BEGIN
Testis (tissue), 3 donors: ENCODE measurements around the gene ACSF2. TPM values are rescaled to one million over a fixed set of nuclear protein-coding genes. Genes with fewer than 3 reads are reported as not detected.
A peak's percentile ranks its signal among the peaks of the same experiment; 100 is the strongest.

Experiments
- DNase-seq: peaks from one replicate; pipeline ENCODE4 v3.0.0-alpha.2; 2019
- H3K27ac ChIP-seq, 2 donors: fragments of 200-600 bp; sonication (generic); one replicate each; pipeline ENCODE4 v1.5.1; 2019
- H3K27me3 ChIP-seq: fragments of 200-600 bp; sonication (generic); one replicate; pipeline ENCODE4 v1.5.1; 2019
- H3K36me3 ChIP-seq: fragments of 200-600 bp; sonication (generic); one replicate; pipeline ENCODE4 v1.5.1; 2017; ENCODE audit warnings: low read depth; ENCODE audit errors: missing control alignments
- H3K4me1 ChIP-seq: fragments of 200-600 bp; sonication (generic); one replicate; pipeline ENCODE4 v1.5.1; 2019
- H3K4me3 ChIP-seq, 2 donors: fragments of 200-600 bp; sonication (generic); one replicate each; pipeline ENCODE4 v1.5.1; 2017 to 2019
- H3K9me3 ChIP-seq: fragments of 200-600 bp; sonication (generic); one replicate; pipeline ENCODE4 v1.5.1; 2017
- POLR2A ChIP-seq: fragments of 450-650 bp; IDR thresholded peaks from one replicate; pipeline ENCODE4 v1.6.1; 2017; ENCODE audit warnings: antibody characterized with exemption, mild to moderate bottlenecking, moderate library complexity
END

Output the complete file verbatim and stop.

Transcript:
Testis (tissue), 3 donors: ENCODE measurements around the gene ACSF2. TPM values are rescaled to one million over a fixed set of nuclear protein-coding genes. Genes with fewer than 3 reads are reported as not detected.
A peak's percentile ranks its signal among the peaks of the same experiment; 100 is the strongest.

Experiments
- DNase-seq: peaks from one replicate; pipeline ENCODE4 v3.0.0-alpha.2; 2019
- H3K27ac ChIP-seq, 2 donors: fragments of 200-600 bp; sonication (generic); one replicate each; pipeline ENCODE4 v1.5.1; 2019
- H3K27me3 ChIP-seq: fragments of 200-600 bp; sonication (generic); one replicate; pipeline ENCODE4 v1.5.1; 2019
- H3K36me3 ChIP-seq: fragments of 200-600 bp; sonication (generic); one replicate; pipeline ENCODE4 v1.5.1; 2017; ENCODE audit warnings: low read depth; ENCODE audit errors: missing control alignments
- H3K4me1 ChIP-seq: fragments of 200-600 bp; sonication (generic); one replicate; pipeline ENCODE4 v1.5.1; 2019
- H3K4me3 ChIP-seq, 2 donors: fragments of 200-600 bp; sonication (generic); one replicate each; pipeline ENCODE4 v1.5.1; 2017 to 2019
- H3K9me3 ChIP-seq: fragments of 200-600 bp; sonication (generic); one replicate; pipeline ENCODE4 v1.5.1; 2017
- POLR2A ChIP-seq: fragments of 450-650 bp; IDR thresholded peaks from one replicate; pipeline ENCODE4 v1.6.1; 2017; ENCODE audit warnings: antibody characterized with exemption, mild to moderate bottlenecking, moderate library complexity